Wednesday, March 23, 2016

Bird Photography Bootcamp

I've learned a lot this month. I recently strayed from my usual and traveled to Costa Rica. I went there with professional nature photographer, Bill Gozansky, who set me up at the La Laguna del Lagorto lodge, deep in the rainforest. He was my guide and teacher for four days. We packed in three full days (from sunrise to sunset and sometimes after sunset) and one half day at the lodge. While I was able to photograph a variety of animals, birds were greatest number, especially tiny birds.

I am a wading bird photographer, so my training has been relatively narrow when it comes to birds. Going to Costa Rica to photograph birds was kind of like a powerlifter deciding to become a runner.  I basically attended a "bird photography bootcamp" that challenged my skills in many ways and made me re-evaluate my photography techniques.

One challenge was background, an important element of bird photography. In the rainforest, everything is lush and green which can be very pleasing as an out-of-focus background. But it can also be very busy and contrasty. My first piece of learning was finding the right position and waiting for a bird to land in the frame.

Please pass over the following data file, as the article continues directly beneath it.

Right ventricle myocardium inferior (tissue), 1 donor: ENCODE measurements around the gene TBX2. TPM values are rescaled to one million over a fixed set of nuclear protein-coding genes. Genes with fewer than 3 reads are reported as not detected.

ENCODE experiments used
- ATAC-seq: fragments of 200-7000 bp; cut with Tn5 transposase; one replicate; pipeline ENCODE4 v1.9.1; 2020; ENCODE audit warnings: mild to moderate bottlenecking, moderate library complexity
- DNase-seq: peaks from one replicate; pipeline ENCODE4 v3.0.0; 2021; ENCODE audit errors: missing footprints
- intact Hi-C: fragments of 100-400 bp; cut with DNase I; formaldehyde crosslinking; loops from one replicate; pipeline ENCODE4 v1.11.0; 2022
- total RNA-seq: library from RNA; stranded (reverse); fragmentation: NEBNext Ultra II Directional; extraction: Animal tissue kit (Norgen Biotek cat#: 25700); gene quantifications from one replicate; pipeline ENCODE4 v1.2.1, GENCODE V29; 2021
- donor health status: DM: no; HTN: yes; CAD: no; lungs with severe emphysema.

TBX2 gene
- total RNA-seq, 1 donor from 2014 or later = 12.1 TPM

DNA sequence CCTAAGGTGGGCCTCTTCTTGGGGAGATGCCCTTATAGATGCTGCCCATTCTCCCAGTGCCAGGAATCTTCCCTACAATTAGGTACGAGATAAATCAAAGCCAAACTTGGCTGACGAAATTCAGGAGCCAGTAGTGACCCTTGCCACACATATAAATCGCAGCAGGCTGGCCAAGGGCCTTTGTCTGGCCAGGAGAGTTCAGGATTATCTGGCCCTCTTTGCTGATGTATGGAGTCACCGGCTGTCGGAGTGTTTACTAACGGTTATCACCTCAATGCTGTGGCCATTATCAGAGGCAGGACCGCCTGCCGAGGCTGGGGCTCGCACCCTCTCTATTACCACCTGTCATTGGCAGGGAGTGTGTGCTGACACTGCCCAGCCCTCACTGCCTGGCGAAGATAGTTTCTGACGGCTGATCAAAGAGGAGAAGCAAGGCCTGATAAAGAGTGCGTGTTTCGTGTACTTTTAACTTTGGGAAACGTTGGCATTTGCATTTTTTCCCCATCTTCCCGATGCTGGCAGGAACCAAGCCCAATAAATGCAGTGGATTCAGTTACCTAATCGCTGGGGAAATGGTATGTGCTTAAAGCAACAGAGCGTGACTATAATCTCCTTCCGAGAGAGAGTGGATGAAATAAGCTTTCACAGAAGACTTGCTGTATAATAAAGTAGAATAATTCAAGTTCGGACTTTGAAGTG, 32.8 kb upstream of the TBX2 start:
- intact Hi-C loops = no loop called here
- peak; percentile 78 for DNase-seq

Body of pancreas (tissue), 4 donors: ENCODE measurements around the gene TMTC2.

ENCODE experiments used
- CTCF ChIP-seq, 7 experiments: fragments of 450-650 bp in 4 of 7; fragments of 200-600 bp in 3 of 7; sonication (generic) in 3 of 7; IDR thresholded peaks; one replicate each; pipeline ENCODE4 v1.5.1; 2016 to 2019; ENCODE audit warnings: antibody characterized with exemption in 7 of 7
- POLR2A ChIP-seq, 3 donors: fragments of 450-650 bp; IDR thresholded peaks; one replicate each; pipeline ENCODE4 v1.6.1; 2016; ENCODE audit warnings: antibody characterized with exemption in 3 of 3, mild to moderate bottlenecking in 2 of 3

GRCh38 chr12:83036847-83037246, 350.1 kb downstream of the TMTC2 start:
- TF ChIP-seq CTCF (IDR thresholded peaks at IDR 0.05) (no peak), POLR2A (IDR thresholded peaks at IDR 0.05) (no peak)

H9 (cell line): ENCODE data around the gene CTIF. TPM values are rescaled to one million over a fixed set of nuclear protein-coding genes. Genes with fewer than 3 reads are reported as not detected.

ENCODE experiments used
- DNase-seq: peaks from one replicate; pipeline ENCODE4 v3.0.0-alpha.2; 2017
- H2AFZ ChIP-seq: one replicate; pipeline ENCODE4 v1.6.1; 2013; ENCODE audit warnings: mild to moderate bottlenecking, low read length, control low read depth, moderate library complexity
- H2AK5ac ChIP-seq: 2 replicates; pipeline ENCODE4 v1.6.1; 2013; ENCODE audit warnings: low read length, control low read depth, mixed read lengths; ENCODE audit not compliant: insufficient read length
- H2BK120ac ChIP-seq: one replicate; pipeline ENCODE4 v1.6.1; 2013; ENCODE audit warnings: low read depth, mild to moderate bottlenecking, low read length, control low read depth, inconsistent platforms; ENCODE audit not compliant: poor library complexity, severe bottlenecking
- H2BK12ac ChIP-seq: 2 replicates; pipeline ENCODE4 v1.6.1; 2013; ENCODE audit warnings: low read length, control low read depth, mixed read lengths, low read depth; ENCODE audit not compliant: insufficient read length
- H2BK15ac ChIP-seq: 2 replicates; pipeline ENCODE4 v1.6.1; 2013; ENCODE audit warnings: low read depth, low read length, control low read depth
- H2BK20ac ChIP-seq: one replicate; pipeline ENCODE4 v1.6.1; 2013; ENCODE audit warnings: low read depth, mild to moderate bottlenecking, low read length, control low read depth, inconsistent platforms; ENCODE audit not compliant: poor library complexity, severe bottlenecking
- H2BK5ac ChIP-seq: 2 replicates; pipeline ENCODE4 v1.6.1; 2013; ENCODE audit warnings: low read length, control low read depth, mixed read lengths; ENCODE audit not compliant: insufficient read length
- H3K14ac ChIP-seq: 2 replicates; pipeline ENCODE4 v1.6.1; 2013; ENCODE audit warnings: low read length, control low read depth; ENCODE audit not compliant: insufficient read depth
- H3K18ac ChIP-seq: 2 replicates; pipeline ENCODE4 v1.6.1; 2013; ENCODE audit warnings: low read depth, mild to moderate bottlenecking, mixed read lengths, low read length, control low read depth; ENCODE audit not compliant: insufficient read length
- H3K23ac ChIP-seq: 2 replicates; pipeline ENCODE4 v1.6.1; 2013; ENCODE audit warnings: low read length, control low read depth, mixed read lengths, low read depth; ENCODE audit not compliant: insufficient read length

Most of the birds I photographed were small, quick and unpredictable.  It wasn't until I examined each image from home that I began to see my errors. What I thought was a great shot ended up being placed aside as I noted an out-of-focus head and in-focus torso. Despite attempting to keep the focus directly on the bird's eye, sometimes I just didn't hit it right.

The other experience I had that was so unlike my typical bird photography days here in south Florida was the use of flash, which was almost entirely necessary. The rainforest can be very dark and shadowy and clouds often filled the sky. Low lighting was typical. While I never connected with flash photography for birds well, this experience, along with advice from Bill helped me to overcome my "fear of flash". The result was a collection of new images of beautifully colored birds that I can proudly display.

What resonated most was that I need lots of practice and I need to always be comfortable with my camera and lenses, especially the flash. Nothing about camera equipment should be intimidating to you if you want to be the best photographer you can be. My take-home message is: learn your camera, try new things such as flash, various focus modes, or if you haven't yet, use manual mode. The camera is a mere tool that you require to re-create your vision, you are in total control of it.